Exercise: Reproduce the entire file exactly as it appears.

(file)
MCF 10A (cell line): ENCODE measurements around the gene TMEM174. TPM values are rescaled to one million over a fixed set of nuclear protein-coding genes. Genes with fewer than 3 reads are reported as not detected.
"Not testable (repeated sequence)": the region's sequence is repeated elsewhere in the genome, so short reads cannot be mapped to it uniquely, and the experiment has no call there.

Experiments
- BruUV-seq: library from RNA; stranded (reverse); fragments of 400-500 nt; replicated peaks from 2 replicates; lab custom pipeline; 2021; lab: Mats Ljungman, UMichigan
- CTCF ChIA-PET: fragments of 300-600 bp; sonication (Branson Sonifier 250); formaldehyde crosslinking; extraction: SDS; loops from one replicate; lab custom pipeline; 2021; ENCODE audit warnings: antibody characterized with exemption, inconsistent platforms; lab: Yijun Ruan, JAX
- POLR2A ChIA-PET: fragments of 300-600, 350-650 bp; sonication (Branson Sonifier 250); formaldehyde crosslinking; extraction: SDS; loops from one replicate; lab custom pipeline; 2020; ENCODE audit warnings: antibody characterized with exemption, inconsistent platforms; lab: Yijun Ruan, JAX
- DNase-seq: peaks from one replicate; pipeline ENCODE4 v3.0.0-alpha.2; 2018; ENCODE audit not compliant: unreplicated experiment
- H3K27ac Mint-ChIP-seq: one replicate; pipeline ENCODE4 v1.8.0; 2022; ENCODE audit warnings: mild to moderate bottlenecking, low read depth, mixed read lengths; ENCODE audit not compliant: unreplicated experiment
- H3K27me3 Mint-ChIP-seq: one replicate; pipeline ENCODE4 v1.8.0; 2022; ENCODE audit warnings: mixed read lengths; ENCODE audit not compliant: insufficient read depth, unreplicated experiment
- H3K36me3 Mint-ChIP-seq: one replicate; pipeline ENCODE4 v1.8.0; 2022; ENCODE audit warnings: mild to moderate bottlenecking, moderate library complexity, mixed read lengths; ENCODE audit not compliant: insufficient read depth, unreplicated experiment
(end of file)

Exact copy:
MCF 10A (cell line): ENCODE measurements around the gene TMEM174. TPM values are rescaled to one million over a fixed set of nuclear protein-coding genes. Genes with fewer than 3 reads are reported as not detected.
"Not testable (repeated sequence)": the region's sequence is repeated elsewhere in the genome, so short reads cannot be mapped to it uniquely, and the experiment has no call there.

Experiments
- BruUV-seq: library from RNA; stranded (reverse); fragments of 400-500 nt; replicated peaks from 2 replicates; lab custom pipeline; 2021; lab: Mats Ljungman, UMichigan
- CTCF ChIA-PET: fragments of 300-600 bp; sonication (Branson Sonifier 250); formaldehyde crosslinking; extraction: SDS; loops from one replicate; lab custom pipeline; 2021; ENCODE audit warnings: antibody characterized with exemption, inconsistent platforms; lab: Yijun Ruan, JAX
- POLR2A ChIA-PET: fragments of 300-600, 350-650 bp; sonication (Branson Sonifier 250); formaldehyde crosslinking; extraction: SDS; loops from one replicate; lab custom pipeline; 2020; ENCODE audit warnings: antibody characterized with exemption, inconsistent platforms; lab: Yijun Ruan, JAX
- DNase-seq: peaks from one replicate; pipeline ENCODE4 v3.0.0-alpha.2; 2018; ENCODE audit not compliant: unreplicated experiment
- H3K27ac Mint-ChIP-seq: one replicate; pipeline ENCODE4 v1.8.0; 2022; ENCODE audit warnings: mild to moderate bottlenecking, low read depth, mixed read lengths; ENCODE audit not compliant: unreplicated experiment
- H3K27me3 Mint-ChIP-seq: one replicate; pipeline ENCODE4 v1.8.0; 2022; ENCODE audit warnings: mixed read lengths; ENCODE audit not compliant: insufficient read depth, unreplicated experiment
- H3K36me3 Mint-ChIP-seq: one replicate; pipeline ENCODE4 v1.8.0; 2022; ENCODE audit warnings: mild to moderate bottlenecking, moderate library complexity, mixed read lengths; ENCODE audit not compliant: insufficient read depth, unreplicated experiment